While Puig’s masterpiece Kiss of the Spider Woman doesn’t quite work when fleshed into a physical entity, I am reminded of the unique and all-conquering power of the human imagination, and I am forever thankful that stories such as this are produced and continue to make people think, feel and dream.
Rivera and Baker’s adaptation does focus more on the personal than the political, so this does feel very much like the story of these two men rather than a searching insight into the LGBTQ experience in Latin America. But with that in mind, it is a painstakingly evocative study of the power – and limits – of love.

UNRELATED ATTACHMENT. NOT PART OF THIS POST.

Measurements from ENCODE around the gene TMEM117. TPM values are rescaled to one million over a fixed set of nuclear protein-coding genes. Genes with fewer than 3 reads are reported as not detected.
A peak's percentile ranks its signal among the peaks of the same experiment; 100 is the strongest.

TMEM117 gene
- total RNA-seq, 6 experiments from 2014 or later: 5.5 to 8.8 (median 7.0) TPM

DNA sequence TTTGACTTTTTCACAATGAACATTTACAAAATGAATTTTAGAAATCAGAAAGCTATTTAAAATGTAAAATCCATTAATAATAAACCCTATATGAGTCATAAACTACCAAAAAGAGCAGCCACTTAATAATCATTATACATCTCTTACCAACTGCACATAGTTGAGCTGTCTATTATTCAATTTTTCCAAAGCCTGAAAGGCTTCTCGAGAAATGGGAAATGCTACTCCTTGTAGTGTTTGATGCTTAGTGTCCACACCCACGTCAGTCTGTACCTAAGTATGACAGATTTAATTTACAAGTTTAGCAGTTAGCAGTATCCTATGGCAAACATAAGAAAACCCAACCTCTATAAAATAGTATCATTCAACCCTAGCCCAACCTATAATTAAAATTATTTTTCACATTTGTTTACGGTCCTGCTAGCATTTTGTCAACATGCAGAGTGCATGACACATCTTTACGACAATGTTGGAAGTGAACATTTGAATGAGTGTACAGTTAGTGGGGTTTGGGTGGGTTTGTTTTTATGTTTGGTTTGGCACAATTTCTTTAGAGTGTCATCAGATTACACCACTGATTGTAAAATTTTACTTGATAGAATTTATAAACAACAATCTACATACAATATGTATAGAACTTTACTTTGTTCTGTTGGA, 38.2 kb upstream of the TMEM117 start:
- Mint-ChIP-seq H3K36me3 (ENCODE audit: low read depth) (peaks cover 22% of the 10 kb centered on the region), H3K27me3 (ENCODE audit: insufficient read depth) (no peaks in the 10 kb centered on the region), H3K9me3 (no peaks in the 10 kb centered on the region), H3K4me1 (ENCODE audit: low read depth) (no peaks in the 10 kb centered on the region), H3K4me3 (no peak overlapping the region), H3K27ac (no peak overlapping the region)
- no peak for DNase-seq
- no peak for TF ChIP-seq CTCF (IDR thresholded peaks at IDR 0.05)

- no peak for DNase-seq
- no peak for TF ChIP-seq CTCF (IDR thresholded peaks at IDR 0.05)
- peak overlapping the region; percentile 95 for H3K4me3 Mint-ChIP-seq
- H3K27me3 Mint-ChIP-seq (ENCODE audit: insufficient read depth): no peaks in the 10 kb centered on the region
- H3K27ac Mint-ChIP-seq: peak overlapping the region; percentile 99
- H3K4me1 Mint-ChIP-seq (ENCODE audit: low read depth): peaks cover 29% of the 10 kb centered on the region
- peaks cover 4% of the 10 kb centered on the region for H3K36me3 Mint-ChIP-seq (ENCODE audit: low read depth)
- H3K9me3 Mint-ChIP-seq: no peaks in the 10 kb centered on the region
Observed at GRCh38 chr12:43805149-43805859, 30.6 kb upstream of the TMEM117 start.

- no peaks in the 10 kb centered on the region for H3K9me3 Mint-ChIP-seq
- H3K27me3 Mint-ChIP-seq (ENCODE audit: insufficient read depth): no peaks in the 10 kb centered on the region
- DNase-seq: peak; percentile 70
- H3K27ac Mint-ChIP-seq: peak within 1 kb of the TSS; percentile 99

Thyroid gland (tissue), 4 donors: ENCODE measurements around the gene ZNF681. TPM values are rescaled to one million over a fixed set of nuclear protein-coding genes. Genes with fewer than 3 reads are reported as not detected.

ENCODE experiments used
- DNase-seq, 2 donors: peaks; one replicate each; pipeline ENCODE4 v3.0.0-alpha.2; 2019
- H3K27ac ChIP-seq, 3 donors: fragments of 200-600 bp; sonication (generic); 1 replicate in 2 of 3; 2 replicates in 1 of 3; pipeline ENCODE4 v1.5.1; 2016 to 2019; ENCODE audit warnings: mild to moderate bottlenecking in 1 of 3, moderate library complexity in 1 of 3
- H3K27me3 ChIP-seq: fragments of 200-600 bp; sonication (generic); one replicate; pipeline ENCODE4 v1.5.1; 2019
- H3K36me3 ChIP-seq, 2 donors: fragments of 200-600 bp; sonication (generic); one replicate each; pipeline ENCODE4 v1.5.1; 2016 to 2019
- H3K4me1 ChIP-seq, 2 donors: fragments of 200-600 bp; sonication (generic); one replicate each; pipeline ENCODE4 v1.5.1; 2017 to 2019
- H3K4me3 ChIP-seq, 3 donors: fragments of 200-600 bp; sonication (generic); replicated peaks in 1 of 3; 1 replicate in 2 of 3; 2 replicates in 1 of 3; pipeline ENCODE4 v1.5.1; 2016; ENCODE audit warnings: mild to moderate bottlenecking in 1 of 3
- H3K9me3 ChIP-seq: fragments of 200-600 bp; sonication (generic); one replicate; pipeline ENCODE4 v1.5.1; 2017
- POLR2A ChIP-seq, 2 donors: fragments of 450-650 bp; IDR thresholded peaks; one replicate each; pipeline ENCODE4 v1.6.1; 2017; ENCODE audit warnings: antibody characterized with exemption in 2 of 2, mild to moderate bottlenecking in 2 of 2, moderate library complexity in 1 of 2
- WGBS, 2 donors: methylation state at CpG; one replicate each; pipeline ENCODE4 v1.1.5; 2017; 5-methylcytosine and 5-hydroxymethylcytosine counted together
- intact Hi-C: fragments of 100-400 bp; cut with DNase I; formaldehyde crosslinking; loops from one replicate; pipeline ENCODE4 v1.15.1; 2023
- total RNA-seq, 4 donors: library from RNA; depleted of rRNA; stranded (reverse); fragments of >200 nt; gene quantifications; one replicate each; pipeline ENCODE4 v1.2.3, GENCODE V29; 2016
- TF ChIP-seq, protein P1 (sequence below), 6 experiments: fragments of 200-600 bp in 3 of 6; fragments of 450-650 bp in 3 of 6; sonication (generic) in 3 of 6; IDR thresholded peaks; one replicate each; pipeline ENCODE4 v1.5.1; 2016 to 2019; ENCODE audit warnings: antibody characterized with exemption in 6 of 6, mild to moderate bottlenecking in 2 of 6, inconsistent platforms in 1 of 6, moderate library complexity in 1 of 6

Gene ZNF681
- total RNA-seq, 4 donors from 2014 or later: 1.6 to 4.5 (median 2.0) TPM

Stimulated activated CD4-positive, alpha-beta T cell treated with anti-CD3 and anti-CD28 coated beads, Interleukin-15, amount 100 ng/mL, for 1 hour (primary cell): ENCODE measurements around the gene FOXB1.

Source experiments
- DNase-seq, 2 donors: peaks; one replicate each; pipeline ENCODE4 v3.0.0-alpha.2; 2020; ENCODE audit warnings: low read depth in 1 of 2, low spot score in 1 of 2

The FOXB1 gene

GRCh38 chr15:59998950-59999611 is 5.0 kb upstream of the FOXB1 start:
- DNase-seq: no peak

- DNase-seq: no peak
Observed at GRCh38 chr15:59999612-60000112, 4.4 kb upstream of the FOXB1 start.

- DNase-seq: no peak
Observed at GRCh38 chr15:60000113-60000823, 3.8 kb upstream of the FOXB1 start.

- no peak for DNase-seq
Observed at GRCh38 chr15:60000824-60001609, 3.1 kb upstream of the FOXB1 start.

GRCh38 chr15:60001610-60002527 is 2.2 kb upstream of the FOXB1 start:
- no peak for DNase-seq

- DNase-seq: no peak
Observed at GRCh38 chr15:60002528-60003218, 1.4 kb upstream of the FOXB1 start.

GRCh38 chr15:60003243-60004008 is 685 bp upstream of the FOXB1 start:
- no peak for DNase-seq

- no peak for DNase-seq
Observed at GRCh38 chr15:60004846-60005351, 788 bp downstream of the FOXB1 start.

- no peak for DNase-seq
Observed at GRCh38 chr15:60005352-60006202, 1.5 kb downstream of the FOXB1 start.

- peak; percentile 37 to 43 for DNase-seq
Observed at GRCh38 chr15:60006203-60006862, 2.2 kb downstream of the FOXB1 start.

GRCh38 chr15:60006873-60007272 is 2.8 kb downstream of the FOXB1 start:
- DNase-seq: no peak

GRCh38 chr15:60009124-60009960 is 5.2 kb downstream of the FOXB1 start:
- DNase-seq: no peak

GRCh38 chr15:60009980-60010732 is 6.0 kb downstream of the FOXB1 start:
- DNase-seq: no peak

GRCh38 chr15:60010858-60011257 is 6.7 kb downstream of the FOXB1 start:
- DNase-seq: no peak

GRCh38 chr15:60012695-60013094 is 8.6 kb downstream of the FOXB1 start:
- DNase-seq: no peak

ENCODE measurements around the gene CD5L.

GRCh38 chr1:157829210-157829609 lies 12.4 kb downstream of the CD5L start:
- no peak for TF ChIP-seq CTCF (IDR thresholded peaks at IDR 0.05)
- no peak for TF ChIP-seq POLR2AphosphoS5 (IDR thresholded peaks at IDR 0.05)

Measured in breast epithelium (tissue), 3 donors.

Two prisoners are locked in an Argentinian cell. Hungry, tired, nauseous, bored out of their minds… this critic jots down a handy metaphor for the whole evening. Kiss of the Spider Woman has had many lives (a novel, a play, a film) but one wonders how it passed the high bar of the Menier for another outing.